Dr. Jekyll has a sense of timing. As things look dim for Morton and Halsey, he and a team arrive to stop Ahmanet. He takes everyone back to to his headquarters, where it is shown that Dr. Henry Jekyll is, indeed, that Dr. Jekyll. He his the head of the Prodigium, from the Latin phrase, monstrum vel prodigium, or “a warning of monsters” (maybe; a check with an instructor at the University of Alberta, Dr. Kelly A. MacFarlane, shows a something along the lines of “monster or ports”, which could be massaged into what the movie uses). The organization exists to contain evil, something the good doctor is all too personally familiar with. The Prodigium is keeping Ahmanet neutralized by injecting her with mercury and freezing it so she can be dissected for examination. Ahmanet isn’t dissuaded. She continues to seduce Morton, promising him an eternal reward, one he doesn’t understand.
At the Crusaders’ tomb, a Prodigium technician finds the missing gem stone. Ahmanet feels it and sends a spider to take over one of the techs to break her free. Loose, she wreaks havoc. During the chaos, Dr. Jekyll needs to take his injection, but Morton interrupts that in a bid to negotiate. Jekyll becomes Hyde and throws Morton around. Morton manages to inject Hyde with his serum, but it’s too late.
There’s now a race to get the gem stone. Dr. Jekyll wants the stone to stop Ahmanet and study her. Morton wants the stone to try to break his curse. Ahmanet wants the stone to bring Set to Earth. The princess has an advantage; she can call upon the dead to do her bidding, including the Crusaders. She gets the gem first and puts it back on the dagger. Finding Morton, she tries to complete the ritual again. Morton steals the dagger and stabs himself, opening him up to being possessed by Set but not under Ahmanet’s control. Using Set’s power, Morton fights Ahmanet, then disappears. He’s last seen in the movie in the desert, a restored Vail by his side, searching for a cure for his curse.
The orignal 1932 film was gothic horror with a doomed romance. Boris Karloff had top billing as The Mummy. The 1999 remake was a pulp action/horror starring Brandon Fraser as Rick O’Connell and Arnold Vosloo as the title monster. The movie focused more on O’Connell, but Imhotep had a presence through out the film. The 2017 version was action-adventure. Tom Cruise got top billing as Nick Morton. The title monster was the threat but didn’t maintain a presence throughout the film. And that may be the movie`s biggest issue.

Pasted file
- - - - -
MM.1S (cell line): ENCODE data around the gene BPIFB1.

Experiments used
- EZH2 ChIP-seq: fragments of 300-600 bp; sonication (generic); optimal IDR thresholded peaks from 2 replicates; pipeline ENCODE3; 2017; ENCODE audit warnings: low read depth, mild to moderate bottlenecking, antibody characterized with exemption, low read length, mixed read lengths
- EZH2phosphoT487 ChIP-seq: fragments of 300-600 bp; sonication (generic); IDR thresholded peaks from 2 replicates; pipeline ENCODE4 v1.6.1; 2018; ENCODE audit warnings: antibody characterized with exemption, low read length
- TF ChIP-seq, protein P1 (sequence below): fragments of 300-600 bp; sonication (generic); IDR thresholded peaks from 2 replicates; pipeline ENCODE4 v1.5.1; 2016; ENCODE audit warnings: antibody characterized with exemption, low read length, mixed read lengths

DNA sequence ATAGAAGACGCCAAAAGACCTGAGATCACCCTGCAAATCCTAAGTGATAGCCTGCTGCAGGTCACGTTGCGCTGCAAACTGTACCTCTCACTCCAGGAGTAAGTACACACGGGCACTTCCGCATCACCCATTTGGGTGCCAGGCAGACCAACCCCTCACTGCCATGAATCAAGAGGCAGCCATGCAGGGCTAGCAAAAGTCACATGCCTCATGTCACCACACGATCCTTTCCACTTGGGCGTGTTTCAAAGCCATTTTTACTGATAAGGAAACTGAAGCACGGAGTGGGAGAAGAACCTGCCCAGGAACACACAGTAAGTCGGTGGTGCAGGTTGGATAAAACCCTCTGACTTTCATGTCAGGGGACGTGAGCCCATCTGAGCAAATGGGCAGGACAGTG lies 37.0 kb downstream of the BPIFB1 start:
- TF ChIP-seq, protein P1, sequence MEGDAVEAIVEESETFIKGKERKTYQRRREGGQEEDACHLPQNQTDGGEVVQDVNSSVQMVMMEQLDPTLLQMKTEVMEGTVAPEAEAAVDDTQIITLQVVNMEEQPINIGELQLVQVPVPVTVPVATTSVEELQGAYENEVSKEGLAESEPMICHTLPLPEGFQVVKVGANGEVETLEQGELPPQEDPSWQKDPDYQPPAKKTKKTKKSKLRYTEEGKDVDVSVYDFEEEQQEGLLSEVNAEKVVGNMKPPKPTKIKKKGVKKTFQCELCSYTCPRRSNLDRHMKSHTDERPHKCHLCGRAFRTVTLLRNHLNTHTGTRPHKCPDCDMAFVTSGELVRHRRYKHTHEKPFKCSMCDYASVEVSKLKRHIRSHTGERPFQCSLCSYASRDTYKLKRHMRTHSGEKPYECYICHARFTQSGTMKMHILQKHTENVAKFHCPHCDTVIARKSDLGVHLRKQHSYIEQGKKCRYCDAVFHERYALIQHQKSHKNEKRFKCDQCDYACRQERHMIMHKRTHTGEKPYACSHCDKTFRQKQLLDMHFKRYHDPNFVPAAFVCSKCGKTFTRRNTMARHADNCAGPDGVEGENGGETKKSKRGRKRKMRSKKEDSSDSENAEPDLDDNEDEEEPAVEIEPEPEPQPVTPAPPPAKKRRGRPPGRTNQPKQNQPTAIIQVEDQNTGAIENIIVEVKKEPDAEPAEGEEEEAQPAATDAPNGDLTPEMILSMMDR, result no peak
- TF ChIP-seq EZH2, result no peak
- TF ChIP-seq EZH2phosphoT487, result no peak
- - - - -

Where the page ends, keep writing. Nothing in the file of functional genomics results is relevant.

The tone of monster movies have changed over the history of cinema. Once just creatures in a horror film, over time, monsters became less creatures of the night to fear and more something that could be defeated. The Fifties and the advent of nuclear power and weapons meant that humanity could be far more destructive than just one monster. Radiation because both the cause and the cure. Slasher movies replaced the monster with a monstrous human. Films like The Terminator and Tremors hearkened back to classic monsters, unrelentless and alien, and the sequels to both started to go back to action over horror. With the 2017 The Mummy, the tone fit in with those sequels.
The remake also tended to bounce around, unsure of what it wanted to be. There was action, but not enough to be a true action-adventure. It flirted with horror, but shied away before getting too serious, leaving jump scares behind. It hinted at a gothic romance, but the heavy-handed narration hammed home that Ahmanet didn’t want a lover, she wanted a vessel for Set. Cruise’s character had no agency; Morton was dragged from plot point to plot point. In the 1999 remake, Rick O’Connell made decisions, sometimes bad ones, and chose to fight to stop Imhotep. Morton was cursed and couldn’t escape it. He was a damsel in distress. Ahmanet was the mover and shaker of the film, but she was relegated to the background.
Nick Morton was not the character to focus the film on. Several characters could have carried the remake far better, including Ahmanet, with her quest to bring Set in to walk the Earth, and Dr. Jekyll and the Prodigium, including Halsey. Yet both were pushed to the side. The studio was counting on the star power of Tom Cruise, which meant putting Nick Morton front and centre instead of someone who moved the plot instead of being dragged along by it.
Setting the film in the now may have also hurt it. The original was made just ten years after the discovery of Tutenkhamun and could take advantage of the alleged curse opening Tut’s tomb placed the on archaeologists. The 1999 remake went with the same era, allowing for an easier suspension of disbelief. Films like Raiders of the Lost Ark were in the public’s consciousness, so similar films could lean a bit on what it had done for modern pulp. Placing the film into the now meant touching on urban fantasy, but there’s no evidence of the tropes in that genre. Tropes are not bad; they act as shorthand for the genre. Blindly using them causes problems. Ignoring them outright also causes problems. Urban fantasy deals with what lurks behind the shadows of cities. Ahmanet, though, didn’t lurk.
Ultimately, the 2017 remake took its cues from the action parts of the 1999 remake. Like a photocopy of a photocopy, the fine details of the original version of The Mummy got blurred and lost.